Nathan Smith is a 38-year-old financier from Pittsburgh yet he has played in as many Masters as Ryder Cup captains Paul McGinley, Bernard Gallacher and Mark James put together.

Four Mid-Amateur titles have stamped Smith’s ticket to Augusta National and it was on his first visit, in 2004, that he got the golden ticket – a Thursday-Friday three ball with fellow ‘Burgher Arnold Palmer, in his 50th and final Masters.

This year at Augusta, for the first time since 1955, we won’t have the pleasure of Palmer’s company, warm smile and trademark thumbs up.

We spoke to Smith to relive his incredible week with the great man 13 years ago.

“We also had a practice round with Fred Ridley of the USGA on the Tuesday and we all had lunch together in the champions’ locker room and then the pairings came out and I couldn’t believe it.

I figured Arnold would be with Jack and Gary. I have no idea why we (Bob Estes made up the three) were put together.”

“I played with Phil Mickelson in the Par 3 which maybe helped me ahead of playing with Palmer. On the 1st tee Byron Nelson is sitting there with his wife, there’s Jack, Freddie Couples, all the Augusta royalty.

I could barely feel the club. I skulled the heck out of the ball. It didn’t get above the pin but somehow it checks up 22 inches from the pin. Everyone goes wild. Phil winked at me and said ‘sounded solid’ – he knew what had happened.

He ended up winning so that was really cool. I played there three times after 2004 and Phil and I would go the week before.

“I couldn’t believe how there were so many people following us. It was no different to him but it seemed to be 20-30 deep everywhere. He was everybody’s hero. He loved it. He loved being Arnold Palmer, he loved every second of it.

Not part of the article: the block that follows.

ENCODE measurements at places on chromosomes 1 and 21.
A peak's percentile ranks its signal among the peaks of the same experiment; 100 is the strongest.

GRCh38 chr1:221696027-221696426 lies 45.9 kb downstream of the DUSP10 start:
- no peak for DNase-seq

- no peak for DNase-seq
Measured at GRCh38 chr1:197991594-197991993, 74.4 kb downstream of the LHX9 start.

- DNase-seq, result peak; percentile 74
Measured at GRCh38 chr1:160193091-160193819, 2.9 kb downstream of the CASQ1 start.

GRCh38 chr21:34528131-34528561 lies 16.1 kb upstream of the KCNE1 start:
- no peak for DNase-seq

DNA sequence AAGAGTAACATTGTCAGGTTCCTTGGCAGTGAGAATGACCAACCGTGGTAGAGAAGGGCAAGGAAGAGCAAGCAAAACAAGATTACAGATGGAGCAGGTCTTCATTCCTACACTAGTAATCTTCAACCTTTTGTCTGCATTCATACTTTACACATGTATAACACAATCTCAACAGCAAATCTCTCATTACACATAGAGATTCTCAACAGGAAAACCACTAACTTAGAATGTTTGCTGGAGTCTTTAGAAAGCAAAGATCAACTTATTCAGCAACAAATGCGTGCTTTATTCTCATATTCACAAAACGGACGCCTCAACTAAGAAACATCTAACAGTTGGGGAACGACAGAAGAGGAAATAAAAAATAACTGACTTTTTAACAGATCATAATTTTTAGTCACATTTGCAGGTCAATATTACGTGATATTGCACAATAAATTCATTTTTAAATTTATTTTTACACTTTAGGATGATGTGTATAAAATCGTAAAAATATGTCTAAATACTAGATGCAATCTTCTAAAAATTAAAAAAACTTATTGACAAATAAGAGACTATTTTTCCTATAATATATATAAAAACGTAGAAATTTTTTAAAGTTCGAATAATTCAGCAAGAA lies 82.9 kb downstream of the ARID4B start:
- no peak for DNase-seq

Everybody could feel the love and he definitely could. Nobody had a bad word to say about him.

Arnold Palmer

“There was a great moment at the 6th when he almost holed out and Jack was on 16. It is a little amphitheatre down there. Jack did something and Arnold stuffed one in there, and he tipped his hat to Jack and the crowd went wild.

The ovation walking from the 11th green to the 12th tee was something else, just incredible. He was nearly 75 but was still hitting it well. He hit an unbelievable shot into 12, and you could spot the genius of why he had won there four times.

“On the Friday we had a late tee time to fit in with primetime TV so there were cameras everywhere. It felt like a big football game on every hole and I was still trying to make the cut. I had a 78 on day one but was two under coming to the last and needed a par. I was in the front bunker and you could see Jim Nantz in the CBS tower behind the green.

I had a 30-yard bunker shot and this ball had got ‘home run’ written all over it – all I could think was how I was going to take out the TV tower. Of course I chunked it out 30 feet short and three-putted.

“Afterwards he said ‘I’m sorry this happened. You played great. That has happened to me before.’ I didn’t know what that meant then but years later I realised. (In 1961 Palmer doubled the last to lose by a shot to Gary Player).

He couldn’t have been a classier person, he was a real man’s man. I saw Arnold last summer at Latrobe and he does that thing where he grabs your hand, and he has these big, strong hands and he doesn’t let go and says ‘you’re my guy’.

I’m a nobody but he would tell me that he had seen me play – nobody at that level would ever do that.”